Christians who are depressed often experience an added spiritual struggle which complicates depression. Because of the painful emotional realities connected with depression, Christians may feel rejected by God, or unworthy of God’s love and care. Or a Christian may see depression as a sign of spiritual weakness or failure. Christians often feel that they should be full of hope and joy, ready to accept everything as God’s will. Depression doesn’t fit neatly into our expectations of what good Christians should be like. As a consequence we may find ourselves questioning our spiritual well-being. We may privately think “If my faith were stronger, I would not be taking this so hard. I would not feel so depressed. There must be something wrong with me. I am sure God is not pleased. I need to stop feeling like this.” Or we may worry that other Christians will reject us for being depressed.
Depression is a very difficult experience. And being depressed about being depressed is even more difficult. Self-condemnation, worrying about our spiritual well-being, feeling rejected by God, and fearing that friends will not understand are all complicating issues that can further decrease our self-esteem and decrease our hope and therefore increase our depression.
Depression involves many intense emotions which we would prefer not to experience. The fact is, however, that depression is a normal part of resolving a loss. As we begin to realize what we have lost, we will necessarily experience many painful emotions. These are part of the hard work of becoming aware of the significance of the loss. This hard but necessary work can be thought of as “grief work.” Grief work involves identifying our losses, experiencing the strong emotions that accompany the losses and slowly letting go.
Simply stated, then, when we listen to our depression, we will often discover that it is an experience of sorrow in response to a loss or a potential loss which threatens our self-esteem or future hope. It is often complicated by unrecognized anger which is turned against ourselves. In addition, depression may be complicated by spiritual struggles and by self-condemnation.
What we can do when we are depressed.
When we feel trapped in the deep pit of shattered self esteem and hopelessness, it can be extremely difficult to imagine that there is a way out. But there is a way out. There is no simple formula that we can follow which will guarantee a recovery from depression. And there are no magical incantations to help us avoid the hard work that needs to be done. But there is a way out. Recovery is possible. There are several guidelines we can follow which will set us on the path to recovery.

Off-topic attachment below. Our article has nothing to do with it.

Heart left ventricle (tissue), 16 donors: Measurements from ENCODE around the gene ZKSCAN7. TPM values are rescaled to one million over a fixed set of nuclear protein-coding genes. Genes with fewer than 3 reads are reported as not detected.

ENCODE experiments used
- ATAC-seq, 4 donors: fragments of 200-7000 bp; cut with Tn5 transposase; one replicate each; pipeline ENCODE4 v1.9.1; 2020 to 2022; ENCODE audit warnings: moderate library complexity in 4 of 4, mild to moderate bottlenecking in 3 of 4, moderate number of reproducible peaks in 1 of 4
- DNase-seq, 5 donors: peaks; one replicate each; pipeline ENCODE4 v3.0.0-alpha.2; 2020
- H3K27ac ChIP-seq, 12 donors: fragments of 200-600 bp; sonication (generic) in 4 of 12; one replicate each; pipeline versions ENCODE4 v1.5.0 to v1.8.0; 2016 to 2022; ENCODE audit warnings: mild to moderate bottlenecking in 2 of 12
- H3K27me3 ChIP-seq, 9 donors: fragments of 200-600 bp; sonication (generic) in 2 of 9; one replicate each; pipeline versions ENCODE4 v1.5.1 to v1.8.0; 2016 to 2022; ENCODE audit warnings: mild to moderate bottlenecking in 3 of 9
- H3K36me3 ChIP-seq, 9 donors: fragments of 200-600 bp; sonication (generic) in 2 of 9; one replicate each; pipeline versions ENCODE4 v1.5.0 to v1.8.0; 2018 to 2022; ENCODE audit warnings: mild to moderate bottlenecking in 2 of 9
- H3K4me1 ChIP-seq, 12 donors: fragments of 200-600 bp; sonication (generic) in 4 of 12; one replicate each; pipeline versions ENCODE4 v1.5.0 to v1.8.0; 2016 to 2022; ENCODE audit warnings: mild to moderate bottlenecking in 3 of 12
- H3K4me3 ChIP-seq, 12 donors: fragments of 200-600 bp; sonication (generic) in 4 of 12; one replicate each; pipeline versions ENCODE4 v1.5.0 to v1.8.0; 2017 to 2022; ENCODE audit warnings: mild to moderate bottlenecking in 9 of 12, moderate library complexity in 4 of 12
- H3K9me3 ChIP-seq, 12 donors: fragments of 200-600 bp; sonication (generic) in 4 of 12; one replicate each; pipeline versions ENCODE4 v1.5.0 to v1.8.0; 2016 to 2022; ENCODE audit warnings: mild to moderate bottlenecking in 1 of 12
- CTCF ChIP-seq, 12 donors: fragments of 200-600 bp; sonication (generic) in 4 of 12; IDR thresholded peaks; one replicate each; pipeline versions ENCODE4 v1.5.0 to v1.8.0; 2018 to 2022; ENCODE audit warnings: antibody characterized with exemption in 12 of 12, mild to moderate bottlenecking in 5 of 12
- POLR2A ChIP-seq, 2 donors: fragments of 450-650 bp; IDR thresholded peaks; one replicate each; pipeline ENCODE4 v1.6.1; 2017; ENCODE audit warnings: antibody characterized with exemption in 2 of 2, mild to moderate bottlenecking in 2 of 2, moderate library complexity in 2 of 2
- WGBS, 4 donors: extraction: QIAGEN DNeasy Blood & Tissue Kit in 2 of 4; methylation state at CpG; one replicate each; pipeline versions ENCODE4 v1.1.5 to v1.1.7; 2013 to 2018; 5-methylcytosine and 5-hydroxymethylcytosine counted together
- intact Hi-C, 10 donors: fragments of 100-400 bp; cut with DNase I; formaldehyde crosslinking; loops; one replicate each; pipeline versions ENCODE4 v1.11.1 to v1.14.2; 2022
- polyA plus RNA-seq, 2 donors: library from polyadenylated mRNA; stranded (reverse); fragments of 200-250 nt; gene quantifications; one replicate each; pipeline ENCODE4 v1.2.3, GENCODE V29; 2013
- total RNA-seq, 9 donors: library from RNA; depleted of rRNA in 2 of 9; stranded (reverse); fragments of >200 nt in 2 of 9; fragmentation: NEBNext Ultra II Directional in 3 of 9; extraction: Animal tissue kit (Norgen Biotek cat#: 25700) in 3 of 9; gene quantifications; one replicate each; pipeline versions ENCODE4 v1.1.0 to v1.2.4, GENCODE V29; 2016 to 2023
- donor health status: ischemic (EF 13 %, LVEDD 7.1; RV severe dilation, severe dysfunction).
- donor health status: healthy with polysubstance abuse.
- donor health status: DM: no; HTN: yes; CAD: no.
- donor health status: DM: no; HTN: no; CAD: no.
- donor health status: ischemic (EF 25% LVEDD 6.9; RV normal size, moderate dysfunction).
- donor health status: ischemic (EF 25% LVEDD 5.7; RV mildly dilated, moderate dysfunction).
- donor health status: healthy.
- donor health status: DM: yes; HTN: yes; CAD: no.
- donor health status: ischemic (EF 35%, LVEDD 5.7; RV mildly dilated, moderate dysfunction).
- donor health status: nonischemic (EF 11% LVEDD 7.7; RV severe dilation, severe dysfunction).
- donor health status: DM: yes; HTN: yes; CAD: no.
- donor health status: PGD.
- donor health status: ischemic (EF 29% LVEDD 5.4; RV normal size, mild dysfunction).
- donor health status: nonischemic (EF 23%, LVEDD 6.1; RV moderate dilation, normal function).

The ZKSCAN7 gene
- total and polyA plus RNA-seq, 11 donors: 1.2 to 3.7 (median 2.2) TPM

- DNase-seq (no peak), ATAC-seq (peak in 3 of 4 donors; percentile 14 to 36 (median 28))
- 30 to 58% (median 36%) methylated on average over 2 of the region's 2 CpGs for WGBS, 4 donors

First, it is important to recognize that we are depressed. It is possible to have a drastic decrease in our energy and our interest in life, to have major changes in sleeping and eating patterns, to find ourselves unable to concentrate or to remember, to watch ourselves acting more irritable and anxious, and to feel like we just don’t care about much-without realizing that we are depressed. Knowing some of the classic signs of depression, and observing ourselves closely enough to read these signs is the first step on the pathway out of depression.
Once we recognize that we are depressed it is important to make room for the depression. This may seem like upside down thinking (“Why make room for the things you want to get rid of?”) but it is an essential part of the healing process. The reality is that depression drains our energy. We simply cannot do and go at the pace to which we are accustomed. C.S. Lewis experienced this after his wife’s death. He wrote: “I loath the slightest effort. Not only writing, but even reading a letter is too much. Even shaving. What does it matter now whether my cheek is rough or smooth?”
Depression is like having the flu in this sense, but it is worse than having the flu because it often lasts longer and we are less likely to give ourselves a break. We are less likely to be compassionate with ourselves and more likely to be judgmental. But when we are depressed we need a break. We need to cut back on our expectations of ourselves. We need to find ways to be kind to ourselves and to nurture ourselves.
At the same time, we need to be aware that reducing our expectations of ourselves and giving ourselves a break can be taken too far. Sometimes when we are depressed we want to go to bed, pull the covers over our heads and never get up again. Doing this will, of course, only increase our depression. So, as we give ourselves a break and allow ourselves to do less than we normally do, we also need to push ourselves to stay as engaged as possible with life. Some of the things we might do to stay engaged include beginning (or continuing) a regular exercise program (even if it means just a walk around the block), spending time with friends doing simple social activities (going out to lunch, sitting in a park) and talking with someone about what we are experiencing (whether it is a friend, a prayer partner, a pastor, a grief group or other support group or a therapist).